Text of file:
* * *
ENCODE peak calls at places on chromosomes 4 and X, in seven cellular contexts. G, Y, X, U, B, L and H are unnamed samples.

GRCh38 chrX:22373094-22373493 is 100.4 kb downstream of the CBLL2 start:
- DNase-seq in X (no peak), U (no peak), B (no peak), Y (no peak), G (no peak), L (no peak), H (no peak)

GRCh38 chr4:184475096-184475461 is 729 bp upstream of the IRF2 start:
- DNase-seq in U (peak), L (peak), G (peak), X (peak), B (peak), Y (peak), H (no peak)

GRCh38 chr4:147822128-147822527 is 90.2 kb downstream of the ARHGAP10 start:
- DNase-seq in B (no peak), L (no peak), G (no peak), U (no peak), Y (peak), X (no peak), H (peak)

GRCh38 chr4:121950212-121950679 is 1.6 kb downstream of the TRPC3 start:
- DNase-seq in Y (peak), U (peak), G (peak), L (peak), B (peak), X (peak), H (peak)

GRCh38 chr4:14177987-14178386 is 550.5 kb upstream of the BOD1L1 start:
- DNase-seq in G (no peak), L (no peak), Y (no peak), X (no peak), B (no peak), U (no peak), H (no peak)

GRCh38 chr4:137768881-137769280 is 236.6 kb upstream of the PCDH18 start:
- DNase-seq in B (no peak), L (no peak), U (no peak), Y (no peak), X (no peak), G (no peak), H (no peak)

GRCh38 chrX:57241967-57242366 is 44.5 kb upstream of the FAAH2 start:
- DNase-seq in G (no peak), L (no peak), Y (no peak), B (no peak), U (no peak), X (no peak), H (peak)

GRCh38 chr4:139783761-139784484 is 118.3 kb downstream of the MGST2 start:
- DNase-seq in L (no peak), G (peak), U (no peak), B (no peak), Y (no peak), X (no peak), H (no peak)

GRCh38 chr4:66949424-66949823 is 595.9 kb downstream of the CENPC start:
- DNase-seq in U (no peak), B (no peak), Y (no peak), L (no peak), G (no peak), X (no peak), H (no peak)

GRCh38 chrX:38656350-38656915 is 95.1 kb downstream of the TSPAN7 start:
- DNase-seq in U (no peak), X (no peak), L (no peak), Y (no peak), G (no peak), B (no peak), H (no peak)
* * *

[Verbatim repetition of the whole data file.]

ENCODE peak calls at places on chromosomes 4 and X, in seven cellular contexts. G, Y, X, U, B, L and H are unnamed samples.

GRCh38 chrX:22373094-22373493 is 100.4 kb downstream of the CBLL2 start:
- DNase-seq in X (no peak), U (no peak), B (no peak), Y (no peak), G (no peak), L (no peak), H (no peak)

GRCh38 chr4:184475096-184475461 is 729 bp upstream of the IRF2 start:
- DNase-seq in U (peak), L (peak), G (peak), X (peak), B (peak), Y (peak), H (no peak)

GRCh38 chr4:147822128-147822527 is 90.2 kb downstream of the ARHGAP10 start:
- DNase-seq in B (no peak), L (no peak), G (no peak), U (no peak), Y (peak), X (no peak), H (peak)

GRCh38 chr4:121950212-121950679 is 1.6 kb downstream of the TRPC3 start:
- DNase-seq in Y (peak), U (peak), G (peak), L (peak), B (peak), X (peak), H (peak)

GRCh38 chr4:14177987-14178386 is 550.5 kb upstream of the BOD1L1 start:
- DNase-seq in G (no peak), L (no peak), Y (no peak), X (no peak), B (no peak), U (no peak), H (no peak)

GRCh38 chr4:137768881-137769280 is 236.6 kb upstream of the PCDH18 start:
- DNase-seq in B (no peak), L (no peak), U (no peak), Y (no peak), X (no peak), G (no peak), H (no peak)

GRCh38 chrX:57241967-57242366 is 44.5 kb upstream of the FAAH2 start:
- DNase-seq in G (no peak), L (no peak), Y (no peak), B (no peak), U (no peak), X (no peak), H (peak)

GRCh38 chr4:139783761-139784484 is 118.3 kb downstream of the MGST2 start:
- DNase-seq in L (no peak), G (peak), U (no peak), B (no peak), Y (no peak), X (no peak), H (no peak)

GRCh38 chr4:66949424-66949823 is 595.9 kb downstream of the CENPC start:
- DNase-seq in U (no peak), B (no peak), Y (no peak), L (no peak), G (no peak), X (no peak), H (no peak)

GRCh38 chrX:38656350-38656915 is 95.1 kb downstream of the TSPAN7 start:
- DNase-seq in U (no peak), X (no peak), L (no peak), Y (no peak), G (no peak), B (no peak), H (no peak)